Tax-Loss Harvesting: Why and How

For taxable accounts tax-loss harvesting may be the most valuable portfolio management activity in which one can engage before year-end 2022. Depending on individual situations, the depth and breadth of asset market downturns this year probably offer numerous value-adding opportunities that tax consequences prohibited in prior years such as:

  • Reducing legacy and/or concentrated stock positions,
  • Rebalancing Tech-heavy portfolios for better diversification,
  • Eliminating undesired positions in favor of more favorable holdings,
  • Repositioning a growth-heavy portfolio to incorporate more value positions (or vice versa), and
  • Adapting exposures to generate more income.

Another “trick” that may accentuate the value of tax-loss harvesting, providing one starts early, is dollar-cost averaging. While many associate dollar-cost averaging with selling securities, the process also may add value exiting positions. Rarely is it better to take a larger loss and, as such, selling out of positions over multiple trading sessions could enable one to take advantage of short-term volatility. Similarly, redeploying generated funds into new positions over time, opportunistically taking advantage of downside volatility, could complement well dollar-cost averaging out of positions.

Consider the following cherry-picked example to illustrate the potential value of tax-loss selling for a portfolio with just a passing flavor of favorable timing. Assume an investor correctly read the Energy environment six months ago and decided to buy 1,000 shares of oilfield services company Schlumberger (green line in price chart below) in early April 2022 at $42 per share for $42,000. Concurrently, the same investor unfortunately decided to purchase at the same time 133 shares of Microsoft (red line) at $300 per share for $39,990. In mid-June 2022 our lucky investor analyzed the SLB move to $50 per share to be too much too soon and sold their entire 1,000 shares and booked an $8,000 gain. On their MSFT position our investor proved to be not so lucky as the stock moved to $244 per share just a few days after they sold their SLB; the investor chose to sell MSFT and created a $7,448 loss. However, from a tax standpoint this MSFT loss prospectively adds $1,788 of value to the portfolio as the loss almost entirely offsets the impact of the investor’s $8,000 SLB gain, providing our investor resides in the 24% tax bracket.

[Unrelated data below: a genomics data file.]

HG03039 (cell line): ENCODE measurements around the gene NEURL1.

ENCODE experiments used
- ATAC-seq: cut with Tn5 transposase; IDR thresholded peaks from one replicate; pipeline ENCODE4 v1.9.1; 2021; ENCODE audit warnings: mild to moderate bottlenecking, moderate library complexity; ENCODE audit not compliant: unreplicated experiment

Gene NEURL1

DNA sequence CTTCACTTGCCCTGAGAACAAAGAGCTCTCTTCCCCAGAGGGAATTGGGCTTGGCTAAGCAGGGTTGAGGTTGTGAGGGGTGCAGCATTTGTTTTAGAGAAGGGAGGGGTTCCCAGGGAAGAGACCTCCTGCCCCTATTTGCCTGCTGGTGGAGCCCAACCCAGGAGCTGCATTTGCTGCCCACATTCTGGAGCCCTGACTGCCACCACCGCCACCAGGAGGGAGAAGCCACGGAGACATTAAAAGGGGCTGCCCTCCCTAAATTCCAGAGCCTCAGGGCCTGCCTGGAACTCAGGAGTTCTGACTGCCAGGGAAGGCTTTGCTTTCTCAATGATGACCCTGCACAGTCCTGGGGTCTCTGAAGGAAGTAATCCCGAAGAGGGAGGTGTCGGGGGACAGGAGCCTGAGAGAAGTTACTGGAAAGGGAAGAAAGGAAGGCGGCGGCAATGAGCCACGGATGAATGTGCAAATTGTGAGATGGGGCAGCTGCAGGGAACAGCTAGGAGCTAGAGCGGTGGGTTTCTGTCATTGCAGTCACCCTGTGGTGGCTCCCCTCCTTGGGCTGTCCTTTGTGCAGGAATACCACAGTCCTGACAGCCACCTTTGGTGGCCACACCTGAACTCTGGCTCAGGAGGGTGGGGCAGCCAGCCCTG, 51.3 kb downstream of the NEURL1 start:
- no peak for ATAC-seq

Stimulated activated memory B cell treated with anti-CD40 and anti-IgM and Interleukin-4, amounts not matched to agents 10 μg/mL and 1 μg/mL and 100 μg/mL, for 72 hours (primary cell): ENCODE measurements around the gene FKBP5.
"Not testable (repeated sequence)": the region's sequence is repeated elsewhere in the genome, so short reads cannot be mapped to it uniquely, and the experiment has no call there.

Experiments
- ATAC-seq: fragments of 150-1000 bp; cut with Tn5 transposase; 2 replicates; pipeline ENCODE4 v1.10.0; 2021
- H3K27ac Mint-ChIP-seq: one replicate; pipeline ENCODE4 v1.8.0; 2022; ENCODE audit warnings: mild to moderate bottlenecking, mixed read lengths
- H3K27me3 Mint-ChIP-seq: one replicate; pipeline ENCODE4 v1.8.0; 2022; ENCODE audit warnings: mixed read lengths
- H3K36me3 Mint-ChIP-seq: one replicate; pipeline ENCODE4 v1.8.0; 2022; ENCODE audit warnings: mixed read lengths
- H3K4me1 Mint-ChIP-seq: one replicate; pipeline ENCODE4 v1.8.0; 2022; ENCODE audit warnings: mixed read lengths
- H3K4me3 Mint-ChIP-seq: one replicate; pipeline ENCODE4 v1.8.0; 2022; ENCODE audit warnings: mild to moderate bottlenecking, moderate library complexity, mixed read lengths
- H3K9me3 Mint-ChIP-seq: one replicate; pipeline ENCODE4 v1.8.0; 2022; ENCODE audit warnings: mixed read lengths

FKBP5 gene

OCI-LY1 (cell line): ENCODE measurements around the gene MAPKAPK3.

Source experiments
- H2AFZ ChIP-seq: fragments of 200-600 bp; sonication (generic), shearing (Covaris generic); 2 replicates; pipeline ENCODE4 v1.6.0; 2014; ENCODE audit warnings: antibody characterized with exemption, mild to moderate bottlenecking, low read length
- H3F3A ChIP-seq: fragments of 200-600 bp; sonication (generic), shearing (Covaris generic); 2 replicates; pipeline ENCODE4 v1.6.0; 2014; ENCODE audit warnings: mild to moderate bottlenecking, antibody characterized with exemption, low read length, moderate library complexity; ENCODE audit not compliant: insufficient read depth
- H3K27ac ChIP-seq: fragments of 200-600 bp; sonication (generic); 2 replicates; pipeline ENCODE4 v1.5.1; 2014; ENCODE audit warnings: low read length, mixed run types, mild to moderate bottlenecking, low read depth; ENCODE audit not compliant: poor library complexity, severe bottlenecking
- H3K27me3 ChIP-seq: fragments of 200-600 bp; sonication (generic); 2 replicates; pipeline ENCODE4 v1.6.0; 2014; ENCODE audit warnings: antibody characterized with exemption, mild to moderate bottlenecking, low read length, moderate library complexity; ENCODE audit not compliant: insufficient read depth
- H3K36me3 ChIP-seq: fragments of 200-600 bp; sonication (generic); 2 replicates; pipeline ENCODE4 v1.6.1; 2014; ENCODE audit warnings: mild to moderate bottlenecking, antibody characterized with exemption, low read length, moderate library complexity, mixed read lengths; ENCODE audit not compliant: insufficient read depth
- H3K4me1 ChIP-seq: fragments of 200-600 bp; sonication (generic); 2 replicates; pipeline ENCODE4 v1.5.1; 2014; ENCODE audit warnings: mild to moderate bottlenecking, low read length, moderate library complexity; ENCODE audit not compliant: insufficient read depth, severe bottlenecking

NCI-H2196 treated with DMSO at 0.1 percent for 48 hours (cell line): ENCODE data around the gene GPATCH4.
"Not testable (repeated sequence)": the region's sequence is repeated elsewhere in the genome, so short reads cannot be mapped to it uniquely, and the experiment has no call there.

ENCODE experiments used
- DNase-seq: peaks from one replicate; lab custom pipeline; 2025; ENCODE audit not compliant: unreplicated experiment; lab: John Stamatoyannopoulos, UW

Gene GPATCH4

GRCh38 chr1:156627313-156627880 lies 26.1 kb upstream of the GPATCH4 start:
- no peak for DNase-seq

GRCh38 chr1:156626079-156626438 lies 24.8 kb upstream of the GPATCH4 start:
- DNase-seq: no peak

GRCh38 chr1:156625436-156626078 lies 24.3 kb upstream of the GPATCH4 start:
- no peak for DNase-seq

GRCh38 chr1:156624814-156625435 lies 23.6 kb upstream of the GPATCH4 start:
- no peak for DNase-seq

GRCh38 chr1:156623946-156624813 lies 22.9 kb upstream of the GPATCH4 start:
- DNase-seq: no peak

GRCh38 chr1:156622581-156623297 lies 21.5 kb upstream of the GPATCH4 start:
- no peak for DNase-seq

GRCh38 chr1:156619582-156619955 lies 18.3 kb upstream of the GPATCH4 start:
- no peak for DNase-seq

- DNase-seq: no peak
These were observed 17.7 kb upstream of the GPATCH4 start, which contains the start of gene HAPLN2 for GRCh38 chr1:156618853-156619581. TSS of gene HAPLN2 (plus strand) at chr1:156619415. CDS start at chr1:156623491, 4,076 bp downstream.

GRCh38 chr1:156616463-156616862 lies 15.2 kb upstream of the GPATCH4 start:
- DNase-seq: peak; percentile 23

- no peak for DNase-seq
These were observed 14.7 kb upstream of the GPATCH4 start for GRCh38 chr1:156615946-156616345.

Driving our cherry-picked example just a little further, this investor also could have benefited from repurchasing the same 1,000 SLB shares four months later at $33. To maintain the symmetry to our example, they also recently reestablished their 133-share MSFT position at $244. So, our investor now not only retains the same 1,000 shares of SLB and 133 shares of MSFT, but they also have $16,868 in cash with an estimated tax liability of only $132 (24% * the $552 in gains not offset by the MSFT share sale). Additionally, the 1,000 SLB position recently reflected ~$5 per share of appreciation, offering another $5,000 in paper gains, but…with no offsetting tax-loss. Overall, our investor hypothetically finds themself an estimated $5,420 better off with the same 1,000 SLB shares and 133 MSFT shares, but with $16,868 in cash, net of the $132 in estimated taxes payable.

Event Price Shares Value Running Cash Balance Running Gain/Loss
Initial Capital       $81,900 0
March 2022 SLB purchase $42 1,000 -$42,000 $39,900 0
March 2022 MSFT purchase $300 133 -$39,900 $0 0
June 2022 SLB sale $50 1,000 $50,000 $50,000 $8,000
   Possible tax liability @ 24% bracket     -$1,920 $48,080 $6,080
June 2022 MSFT sale $244 133 $32,452 $80,532 -$1,368
   Possible tax liability @ 24% bracket     $1,788 $82,320 $420
July 2022 SLB purchase $33 1,000 -$33,000 $49,320 $420
September 2022 MSFT sale $244 133 -$32,452 $16,868 $420
September 2022 MSFT sale $38 1,000 $38,000 $16,868 $5,420


Final Portfolio Price Shares Value
September 2022 SLB holiding $38 1,000 $38,000
September 2022 MSFT holding $244 133 $32,452
Cash     $16,868
   Realized gains     $552
   Tax liability     -$132
   Unrealized gain     $5,000
Total portfolio value     $87,320
Net realized and unrealized gains     $5,420